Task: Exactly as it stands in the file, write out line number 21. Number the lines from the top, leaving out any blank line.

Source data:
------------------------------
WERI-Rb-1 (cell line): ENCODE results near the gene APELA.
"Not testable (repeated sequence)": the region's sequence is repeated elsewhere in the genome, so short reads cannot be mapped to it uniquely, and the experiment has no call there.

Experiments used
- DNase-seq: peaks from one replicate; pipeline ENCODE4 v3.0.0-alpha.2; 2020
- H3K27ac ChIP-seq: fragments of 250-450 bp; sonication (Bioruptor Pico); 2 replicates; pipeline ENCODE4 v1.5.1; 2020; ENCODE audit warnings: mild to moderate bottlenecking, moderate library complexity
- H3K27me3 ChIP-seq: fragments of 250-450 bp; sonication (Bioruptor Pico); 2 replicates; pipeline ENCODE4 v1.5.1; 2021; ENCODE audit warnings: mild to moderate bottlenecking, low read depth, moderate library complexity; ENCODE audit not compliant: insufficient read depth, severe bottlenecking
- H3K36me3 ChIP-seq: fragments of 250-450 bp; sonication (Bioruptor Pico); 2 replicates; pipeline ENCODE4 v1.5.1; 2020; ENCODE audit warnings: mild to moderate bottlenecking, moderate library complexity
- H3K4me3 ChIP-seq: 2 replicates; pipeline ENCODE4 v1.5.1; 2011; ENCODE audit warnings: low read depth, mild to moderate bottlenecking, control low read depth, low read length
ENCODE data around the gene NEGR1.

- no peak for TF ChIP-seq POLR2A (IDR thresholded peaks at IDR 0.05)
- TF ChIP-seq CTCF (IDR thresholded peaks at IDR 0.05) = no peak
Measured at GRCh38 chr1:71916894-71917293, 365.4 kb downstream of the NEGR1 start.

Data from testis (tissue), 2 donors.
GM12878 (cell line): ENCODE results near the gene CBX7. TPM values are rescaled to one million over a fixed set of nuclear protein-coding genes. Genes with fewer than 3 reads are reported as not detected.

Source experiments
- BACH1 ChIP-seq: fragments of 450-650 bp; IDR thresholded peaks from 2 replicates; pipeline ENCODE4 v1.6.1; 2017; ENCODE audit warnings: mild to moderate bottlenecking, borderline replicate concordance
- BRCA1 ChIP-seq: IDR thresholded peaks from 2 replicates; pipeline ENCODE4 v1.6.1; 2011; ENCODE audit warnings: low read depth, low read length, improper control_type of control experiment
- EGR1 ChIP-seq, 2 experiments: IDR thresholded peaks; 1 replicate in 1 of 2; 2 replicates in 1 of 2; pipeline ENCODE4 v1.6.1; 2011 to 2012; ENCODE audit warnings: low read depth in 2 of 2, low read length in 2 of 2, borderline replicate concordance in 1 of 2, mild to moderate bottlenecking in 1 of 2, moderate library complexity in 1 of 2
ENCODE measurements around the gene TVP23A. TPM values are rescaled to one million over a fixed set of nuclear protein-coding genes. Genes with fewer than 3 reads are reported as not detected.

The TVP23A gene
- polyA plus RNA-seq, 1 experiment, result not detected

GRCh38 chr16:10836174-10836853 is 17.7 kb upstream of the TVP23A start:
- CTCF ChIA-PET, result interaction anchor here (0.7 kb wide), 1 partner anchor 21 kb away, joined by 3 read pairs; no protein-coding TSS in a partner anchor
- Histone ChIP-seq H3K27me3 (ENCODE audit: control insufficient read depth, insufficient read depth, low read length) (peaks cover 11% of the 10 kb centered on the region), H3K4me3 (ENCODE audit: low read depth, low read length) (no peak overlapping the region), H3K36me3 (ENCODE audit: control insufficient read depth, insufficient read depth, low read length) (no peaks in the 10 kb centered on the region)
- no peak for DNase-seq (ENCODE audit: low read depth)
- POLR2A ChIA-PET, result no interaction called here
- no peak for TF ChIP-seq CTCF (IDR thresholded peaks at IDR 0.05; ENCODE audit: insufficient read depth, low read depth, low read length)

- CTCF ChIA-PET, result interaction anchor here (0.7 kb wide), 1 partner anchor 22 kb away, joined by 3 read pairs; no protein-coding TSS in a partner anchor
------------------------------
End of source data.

- polyA plus RNA-seq, 1 experiment, result not detected